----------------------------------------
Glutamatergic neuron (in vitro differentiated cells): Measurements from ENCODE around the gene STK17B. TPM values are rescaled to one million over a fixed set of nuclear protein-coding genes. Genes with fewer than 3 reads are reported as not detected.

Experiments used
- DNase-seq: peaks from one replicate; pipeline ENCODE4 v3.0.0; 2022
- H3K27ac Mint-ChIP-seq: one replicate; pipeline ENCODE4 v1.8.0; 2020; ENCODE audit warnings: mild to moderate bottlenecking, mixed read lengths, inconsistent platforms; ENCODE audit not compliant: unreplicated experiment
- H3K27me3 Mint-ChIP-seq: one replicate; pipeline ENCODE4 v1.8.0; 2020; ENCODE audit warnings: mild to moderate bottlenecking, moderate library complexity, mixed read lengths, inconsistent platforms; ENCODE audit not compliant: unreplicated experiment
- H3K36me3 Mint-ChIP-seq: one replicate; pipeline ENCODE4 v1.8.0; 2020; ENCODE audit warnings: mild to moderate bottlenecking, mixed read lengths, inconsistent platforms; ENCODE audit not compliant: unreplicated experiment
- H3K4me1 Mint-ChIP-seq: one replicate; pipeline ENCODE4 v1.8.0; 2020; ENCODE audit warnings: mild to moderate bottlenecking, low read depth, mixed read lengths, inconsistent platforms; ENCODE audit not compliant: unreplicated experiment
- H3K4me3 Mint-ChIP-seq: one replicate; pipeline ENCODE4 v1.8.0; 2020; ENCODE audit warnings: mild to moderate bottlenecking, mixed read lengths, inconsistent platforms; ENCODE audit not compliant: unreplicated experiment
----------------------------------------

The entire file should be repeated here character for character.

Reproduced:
Glutamatergic neuron (in vitro differentiated cells): Measurements from ENCODE around the gene STK17B. TPM values are rescaled to one million over a fixed set of nuclear protein-coding genes. Genes with fewer than 3 reads are reported as not detected.

Experiments used
- DNase-seq: peaks from one replicate; pipeline ENCODE4 v3.0.0; 2022
- H3K27ac Mint-ChIP-seq: one replicate; pipeline ENCODE4 v1.8.0; 2020; ENCODE audit warnings: mild to moderate bottlenecking, mixed read lengths, inconsistent platforms; ENCODE audit not compliant: unreplicated experiment
- H3K27me3 Mint-ChIP-seq: one replicate; pipeline ENCODE4 v1.8.0; 2020; ENCODE audit warnings: mild to moderate bottlenecking, moderate library complexity, mixed read lengths, inconsistent platforms; ENCODE audit not compliant: unreplicated experiment
- H3K36me3 Mint-ChIP-seq: one replicate; pipeline ENCODE4 v1.8.0; 2020; ENCODE audit warnings: mild to moderate bottlenecking, mixed read lengths, inconsistent platforms; ENCODE audit not compliant: unreplicated experiment
- H3K4me1 Mint-ChIP-seq: one replicate; pipeline ENCODE4 v1.8.0; 2020; ENCODE audit warnings: mild to moderate bottlenecking, low read depth, mixed read lengths, inconsistent platforms; ENCODE audit not compliant: unreplicated experiment
- H3K4me3 Mint-ChIP-seq: one replicate; pipeline ENCODE4 v1.8.0; 2020; ENCODE audit warnings: mild to moderate bottlenecking, mixed read lengths, inconsistent platforms; ENCODE audit not compliant: unreplicated experiment